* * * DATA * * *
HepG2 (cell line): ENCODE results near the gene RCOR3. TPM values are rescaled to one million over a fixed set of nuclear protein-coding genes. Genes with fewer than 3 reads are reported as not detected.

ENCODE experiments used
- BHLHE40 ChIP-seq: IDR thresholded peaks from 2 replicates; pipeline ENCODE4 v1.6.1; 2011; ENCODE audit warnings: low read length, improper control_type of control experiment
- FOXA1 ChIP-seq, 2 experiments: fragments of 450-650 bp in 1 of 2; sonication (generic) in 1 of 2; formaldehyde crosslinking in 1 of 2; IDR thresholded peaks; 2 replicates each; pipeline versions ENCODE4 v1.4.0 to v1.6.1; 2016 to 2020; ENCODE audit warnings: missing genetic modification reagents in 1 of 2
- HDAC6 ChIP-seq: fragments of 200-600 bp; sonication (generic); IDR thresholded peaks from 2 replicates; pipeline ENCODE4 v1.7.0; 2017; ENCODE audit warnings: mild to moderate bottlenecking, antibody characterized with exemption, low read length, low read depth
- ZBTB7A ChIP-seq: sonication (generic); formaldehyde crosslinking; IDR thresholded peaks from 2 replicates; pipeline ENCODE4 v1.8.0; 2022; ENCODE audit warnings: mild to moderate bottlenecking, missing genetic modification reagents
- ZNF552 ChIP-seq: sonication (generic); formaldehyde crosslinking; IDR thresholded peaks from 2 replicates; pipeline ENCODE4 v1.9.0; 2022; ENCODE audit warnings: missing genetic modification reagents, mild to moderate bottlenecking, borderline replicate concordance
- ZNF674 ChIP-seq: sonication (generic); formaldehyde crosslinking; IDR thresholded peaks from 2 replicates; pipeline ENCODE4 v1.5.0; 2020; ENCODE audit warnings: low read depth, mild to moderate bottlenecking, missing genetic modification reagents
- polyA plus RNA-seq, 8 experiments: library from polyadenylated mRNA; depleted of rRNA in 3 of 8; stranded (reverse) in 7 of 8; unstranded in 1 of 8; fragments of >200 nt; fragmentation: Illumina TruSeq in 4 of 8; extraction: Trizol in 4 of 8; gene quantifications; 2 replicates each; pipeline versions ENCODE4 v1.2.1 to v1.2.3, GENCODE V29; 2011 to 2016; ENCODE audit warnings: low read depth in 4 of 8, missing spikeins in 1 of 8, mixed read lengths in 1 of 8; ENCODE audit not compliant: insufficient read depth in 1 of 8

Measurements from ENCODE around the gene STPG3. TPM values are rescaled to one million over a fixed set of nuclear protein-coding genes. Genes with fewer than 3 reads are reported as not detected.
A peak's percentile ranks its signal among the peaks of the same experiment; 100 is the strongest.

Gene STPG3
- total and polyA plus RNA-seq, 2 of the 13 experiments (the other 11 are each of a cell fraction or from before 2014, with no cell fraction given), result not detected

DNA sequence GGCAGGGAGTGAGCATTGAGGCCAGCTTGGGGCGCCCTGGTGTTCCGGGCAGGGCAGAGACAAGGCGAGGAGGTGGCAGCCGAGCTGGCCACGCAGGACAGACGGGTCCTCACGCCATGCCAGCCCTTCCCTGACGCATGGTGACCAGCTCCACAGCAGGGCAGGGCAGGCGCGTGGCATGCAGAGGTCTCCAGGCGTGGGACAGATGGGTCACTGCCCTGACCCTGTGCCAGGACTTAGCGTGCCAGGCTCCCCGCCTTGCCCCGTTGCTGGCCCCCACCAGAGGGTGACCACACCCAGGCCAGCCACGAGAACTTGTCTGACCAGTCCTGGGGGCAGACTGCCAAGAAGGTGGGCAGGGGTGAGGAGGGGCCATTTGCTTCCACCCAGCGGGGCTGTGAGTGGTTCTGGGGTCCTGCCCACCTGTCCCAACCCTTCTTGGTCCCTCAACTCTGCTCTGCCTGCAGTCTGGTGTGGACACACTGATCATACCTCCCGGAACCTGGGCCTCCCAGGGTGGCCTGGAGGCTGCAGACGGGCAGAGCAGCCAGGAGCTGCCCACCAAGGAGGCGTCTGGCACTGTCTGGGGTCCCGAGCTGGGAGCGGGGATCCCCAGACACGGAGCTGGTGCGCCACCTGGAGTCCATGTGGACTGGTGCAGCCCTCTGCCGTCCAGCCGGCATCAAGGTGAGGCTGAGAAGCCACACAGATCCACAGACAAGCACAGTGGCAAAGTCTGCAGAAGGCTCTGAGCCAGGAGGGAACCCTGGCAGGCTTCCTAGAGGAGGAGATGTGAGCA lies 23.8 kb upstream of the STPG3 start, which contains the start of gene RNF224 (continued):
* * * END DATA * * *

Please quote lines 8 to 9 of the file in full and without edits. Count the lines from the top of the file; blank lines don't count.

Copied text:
- ZNF674 ChIP-seq: sonication (generic); formaldehyde crosslinking; IDR thresholded peaks from 2 replicates; pipeline ENCODE4 v1.5.0; 2020; ENCODE audit warnings: low read depth, mild to moderate bottlenecking, missing genetic modification reagents
- polyA plus RNA-seq, 8 experiments: library from polyadenylated mRNA; depleted of rRNA in 3 of 8; stranded (reverse) in 7 of 8; unstranded in 1 of 8; fragments of >200 nt; fragmentation: Illumina TruSeq in 4 of 8; extraction: Trizol in 4 of 8; gene quantifications; 2 replicates each; pipeline versions ENCODE4 v1.2.1 to v1.2.3, GENCODE V29; 2011 to 2016; ENCODE audit warnings: low read depth in 4 of 8, missing spikeins in 1 of 8, mixed read lengths in 1 of 8; ENCODE audit not compliant: insufficient read depth in 1 of 8